Before an investor can begin to trade successfully in the Nigerian stock market, there are some basic skills that one needs to be able to position oneself for maximum profits.
The Nigeria stock market is made up of two markets, the primary and secondary markets. A sound understanding of how these two markets operate is very vital if you are going to succeed. At this junction, let’s x-ray these two markets to understand their workings.
1. THE PRIMARY MARKET
The primary market is where fresh funds are raised, anyone who buys shares in this market does not pay any commission, If a company’s IPO is out for the public, all you do is to fill the form and issue your check,
The primary market is the period from the time of the IPO to the point where allotment was done and money returned to those who could not get all they requested for. The primary market is where both new (unlisted) and old (listed) can raise funds in the future either through PO, IPO, RIGHT ISSUES. Also, it is pertinent to mention here, that privete placement activities also are carried out by small sized companies that are aspiring to be listed at floor of the NSE also come to the public to raise funds privately.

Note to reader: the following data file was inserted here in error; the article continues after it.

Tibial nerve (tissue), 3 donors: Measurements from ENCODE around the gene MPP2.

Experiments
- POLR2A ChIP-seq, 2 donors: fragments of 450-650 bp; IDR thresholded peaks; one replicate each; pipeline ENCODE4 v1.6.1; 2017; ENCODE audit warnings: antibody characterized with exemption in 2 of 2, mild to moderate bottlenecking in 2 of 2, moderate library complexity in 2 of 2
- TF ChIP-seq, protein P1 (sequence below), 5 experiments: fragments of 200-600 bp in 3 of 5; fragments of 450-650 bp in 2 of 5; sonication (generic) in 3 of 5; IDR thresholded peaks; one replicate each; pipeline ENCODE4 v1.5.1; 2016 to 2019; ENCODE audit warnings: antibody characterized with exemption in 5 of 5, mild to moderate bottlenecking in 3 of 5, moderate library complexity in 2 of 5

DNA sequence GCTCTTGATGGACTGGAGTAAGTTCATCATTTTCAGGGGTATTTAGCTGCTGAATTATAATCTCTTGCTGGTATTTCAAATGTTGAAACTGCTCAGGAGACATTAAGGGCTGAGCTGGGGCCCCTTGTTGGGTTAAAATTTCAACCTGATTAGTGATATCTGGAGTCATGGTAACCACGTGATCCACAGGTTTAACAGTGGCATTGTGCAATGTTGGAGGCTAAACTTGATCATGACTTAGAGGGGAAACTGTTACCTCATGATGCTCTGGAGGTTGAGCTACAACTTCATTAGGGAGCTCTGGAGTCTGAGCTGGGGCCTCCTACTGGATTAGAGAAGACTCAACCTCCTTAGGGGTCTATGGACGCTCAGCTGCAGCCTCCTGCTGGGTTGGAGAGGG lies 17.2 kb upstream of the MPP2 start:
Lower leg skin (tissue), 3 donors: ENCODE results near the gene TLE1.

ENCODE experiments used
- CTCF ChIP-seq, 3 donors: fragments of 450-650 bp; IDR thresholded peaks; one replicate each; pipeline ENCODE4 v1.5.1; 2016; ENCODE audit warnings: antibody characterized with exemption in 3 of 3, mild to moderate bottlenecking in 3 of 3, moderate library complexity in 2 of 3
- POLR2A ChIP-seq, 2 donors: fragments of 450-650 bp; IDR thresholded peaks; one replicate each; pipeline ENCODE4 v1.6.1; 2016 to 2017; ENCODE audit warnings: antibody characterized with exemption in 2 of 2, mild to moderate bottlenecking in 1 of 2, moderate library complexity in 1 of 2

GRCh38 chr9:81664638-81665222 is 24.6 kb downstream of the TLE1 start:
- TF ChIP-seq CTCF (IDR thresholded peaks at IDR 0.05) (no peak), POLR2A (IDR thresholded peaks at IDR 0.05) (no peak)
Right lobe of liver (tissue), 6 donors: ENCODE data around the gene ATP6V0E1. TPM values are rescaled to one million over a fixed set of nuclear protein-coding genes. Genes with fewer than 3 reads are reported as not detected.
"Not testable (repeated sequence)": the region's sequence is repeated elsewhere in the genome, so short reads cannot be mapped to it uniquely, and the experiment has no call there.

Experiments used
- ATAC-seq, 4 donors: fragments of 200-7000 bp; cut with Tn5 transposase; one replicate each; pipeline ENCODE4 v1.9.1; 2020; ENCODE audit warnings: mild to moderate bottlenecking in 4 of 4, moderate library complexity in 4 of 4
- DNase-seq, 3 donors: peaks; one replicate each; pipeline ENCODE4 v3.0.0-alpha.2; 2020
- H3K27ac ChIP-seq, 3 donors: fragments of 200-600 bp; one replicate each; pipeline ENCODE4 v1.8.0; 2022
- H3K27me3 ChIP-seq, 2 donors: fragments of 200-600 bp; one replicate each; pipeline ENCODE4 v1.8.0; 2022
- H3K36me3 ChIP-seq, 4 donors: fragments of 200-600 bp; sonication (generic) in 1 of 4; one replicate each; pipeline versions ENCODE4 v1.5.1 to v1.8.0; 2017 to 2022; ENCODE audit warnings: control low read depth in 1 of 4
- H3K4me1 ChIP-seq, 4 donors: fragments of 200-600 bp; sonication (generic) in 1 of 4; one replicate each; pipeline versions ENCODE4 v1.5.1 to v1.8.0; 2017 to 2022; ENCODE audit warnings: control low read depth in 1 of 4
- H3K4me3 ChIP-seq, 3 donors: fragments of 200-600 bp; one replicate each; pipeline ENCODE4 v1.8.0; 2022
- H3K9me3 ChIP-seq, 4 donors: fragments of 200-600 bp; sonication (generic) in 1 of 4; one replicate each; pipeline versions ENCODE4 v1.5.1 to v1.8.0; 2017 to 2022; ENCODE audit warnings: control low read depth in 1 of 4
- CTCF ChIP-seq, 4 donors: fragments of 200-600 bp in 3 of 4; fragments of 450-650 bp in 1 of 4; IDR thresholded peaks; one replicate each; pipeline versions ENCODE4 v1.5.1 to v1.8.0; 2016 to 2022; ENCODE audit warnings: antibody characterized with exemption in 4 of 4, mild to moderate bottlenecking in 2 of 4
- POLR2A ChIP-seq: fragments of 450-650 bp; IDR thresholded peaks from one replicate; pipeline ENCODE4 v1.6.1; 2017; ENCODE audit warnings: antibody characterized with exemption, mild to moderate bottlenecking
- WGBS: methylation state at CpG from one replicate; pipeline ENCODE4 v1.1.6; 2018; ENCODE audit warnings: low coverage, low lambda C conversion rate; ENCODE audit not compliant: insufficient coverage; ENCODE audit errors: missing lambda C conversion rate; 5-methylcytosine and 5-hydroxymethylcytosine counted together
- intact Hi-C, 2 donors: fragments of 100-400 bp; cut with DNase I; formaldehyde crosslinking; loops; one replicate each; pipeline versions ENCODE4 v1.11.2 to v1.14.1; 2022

2. THE SECONDARY MARKET
In order to have an enabling ground to buy and exit effortlessly, the stock exchange provides the platform for trading in listed company shares by institutions and individual. The secondary market is where potential investors can buy and sell such shares. Those who buy at the primary market who have received their share certificate and those who bought directly from the floor transact business at the primary market.
3. HOW THE SECONDARY MARKET WORKS.
Once a company is listed, trading on its shares commences. The issuer’s broker announces the listing of the shares, immediately after which other brokers start trading on the company’s shares from that day. Stockbrokers come to trade on behalf of stock brokerage firms; they are members of the Nigerian stock exchange and are represented at the trading floor by stockbrokers.
When a customer wants to buy a stock either by the advice of your stockbroker or on your own understanding, after the agreement on what to buy is reached, the customer gives his stockbroker a written mandate specifying those stocks. He will also fill out a CSCS shareholder’s form and transfer forms. The information given enables the customer to receive correspondence from the registrar and CSCS Ltd, In future, it is on these basis dividends, bonuses, annual accounts and reports will be sent to him. The customer will be issued a contract note by the stock broking firm, which is evidence of purchase. When such stock gets to an appreciable height in terms of capital appreciation in price, he fills out mandate for sale, mandating the stock broker/firm to sell on his behalf.
In the final analysis, approaching the stock market requires that you acquire the foundation know-how, so that you can know how to steer your way in the sometimes uncertain waters of stocks investment.
Watch out for other incisive and impact articles.